Having said all that, it is a hell of a lot of hassle for 35 of fuel.

I have to say, this is one of the most dangerous pieces of advice I have read here.

Petrol vapour (indeed most fuel vapour I can think of) is heavier than air, so you will very quickly find yourself in a bubble of highly volatile gas that has no place to go, with potentially disasterous and fatal consequences, especially in a pit, which will just fill up with gas, leaving you standing in a bomb!

Only last year, a garage just round the corner from me were doing the very same task over a pit, when the trapped vapour exploded, destroying the building and burning to death the two occupants.

If you must drain a tank from underneath, it should be high up on a ramp (I'm talking garage style ramp, not axle stands/wheel ramps) to give the vapour room to spread out, in a well ventilated area, preferably with a constant throughput of moving air, again, to disperse the vapour.

You should also have instant access to a fire extinguisher and, if all else fails, a way of getting as far away as possible, easily and quickly.
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Old 03-06-2009, 21:31
Tass
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Or maybe just consider your life is worth more than 35
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Old 03-06-2009, 21:45
Appleseed
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Keep a couple of burning candles with you so you can see what you're doing and smoke a ciggie to calm your nerves!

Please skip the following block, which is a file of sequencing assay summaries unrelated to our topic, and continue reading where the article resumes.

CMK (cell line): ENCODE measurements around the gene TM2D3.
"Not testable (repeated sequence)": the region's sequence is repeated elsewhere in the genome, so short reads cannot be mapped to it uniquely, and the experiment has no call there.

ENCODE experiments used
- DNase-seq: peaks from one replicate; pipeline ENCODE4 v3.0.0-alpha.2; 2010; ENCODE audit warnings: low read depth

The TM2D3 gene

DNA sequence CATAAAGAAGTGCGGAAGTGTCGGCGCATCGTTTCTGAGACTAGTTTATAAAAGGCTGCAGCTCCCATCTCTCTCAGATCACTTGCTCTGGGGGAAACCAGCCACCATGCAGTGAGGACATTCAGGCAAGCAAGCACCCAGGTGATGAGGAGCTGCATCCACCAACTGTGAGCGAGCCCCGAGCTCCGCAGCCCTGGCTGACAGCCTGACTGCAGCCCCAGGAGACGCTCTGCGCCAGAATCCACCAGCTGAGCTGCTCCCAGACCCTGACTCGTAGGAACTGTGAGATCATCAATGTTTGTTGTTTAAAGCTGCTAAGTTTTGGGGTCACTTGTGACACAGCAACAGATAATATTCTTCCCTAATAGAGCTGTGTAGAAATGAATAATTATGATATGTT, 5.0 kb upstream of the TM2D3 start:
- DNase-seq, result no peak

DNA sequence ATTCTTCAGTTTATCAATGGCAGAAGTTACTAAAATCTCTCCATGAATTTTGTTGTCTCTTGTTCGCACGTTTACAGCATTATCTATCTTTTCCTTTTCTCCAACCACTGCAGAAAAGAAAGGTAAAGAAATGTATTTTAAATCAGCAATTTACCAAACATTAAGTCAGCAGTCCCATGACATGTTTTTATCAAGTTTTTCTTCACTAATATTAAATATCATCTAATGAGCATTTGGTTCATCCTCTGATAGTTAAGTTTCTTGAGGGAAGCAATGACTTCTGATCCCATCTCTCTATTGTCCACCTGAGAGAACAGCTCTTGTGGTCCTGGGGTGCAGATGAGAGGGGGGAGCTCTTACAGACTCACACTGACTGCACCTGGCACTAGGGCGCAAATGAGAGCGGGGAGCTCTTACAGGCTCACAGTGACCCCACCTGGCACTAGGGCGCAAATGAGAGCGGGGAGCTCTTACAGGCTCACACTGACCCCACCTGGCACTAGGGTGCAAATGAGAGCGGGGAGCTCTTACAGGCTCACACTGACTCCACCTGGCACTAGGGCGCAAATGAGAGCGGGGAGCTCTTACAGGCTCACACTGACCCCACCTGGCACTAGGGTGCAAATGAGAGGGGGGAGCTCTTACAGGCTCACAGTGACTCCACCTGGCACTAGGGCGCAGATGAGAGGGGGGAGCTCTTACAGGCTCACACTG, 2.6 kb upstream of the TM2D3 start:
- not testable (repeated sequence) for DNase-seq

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Old 03-06-2009, 22:05
snuggle bubble
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Keep a couple of burning candles with you so you can see what you're doing and smoke a ciggie to calm your nerves!


Lol
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Old 03-06-2009, 23:08
Rich243
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if the car has an electric fuel pump in the tank , you could disconnect the fuel pipe at the front , maybe extend it so it will reach a container , then find the fuel pump relay and bridge the terminals in the relay holder so the pump works constantly

make sure you have enough fuel containers for the job
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Old 04-06-2009, 01:24
Billy 577
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My old Nissan Micra had a nut on the fuel tank that let you drain it have a look to see if you have one
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Old 04-06-2009, 03:05
Snake_Eater
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Old 04-06-2009, 06:12
Smirnof861
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Just don't bother, it's annoying but it's only 35 ... it's not worth the risk
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Old 04-06-2009, 07:20
Cassini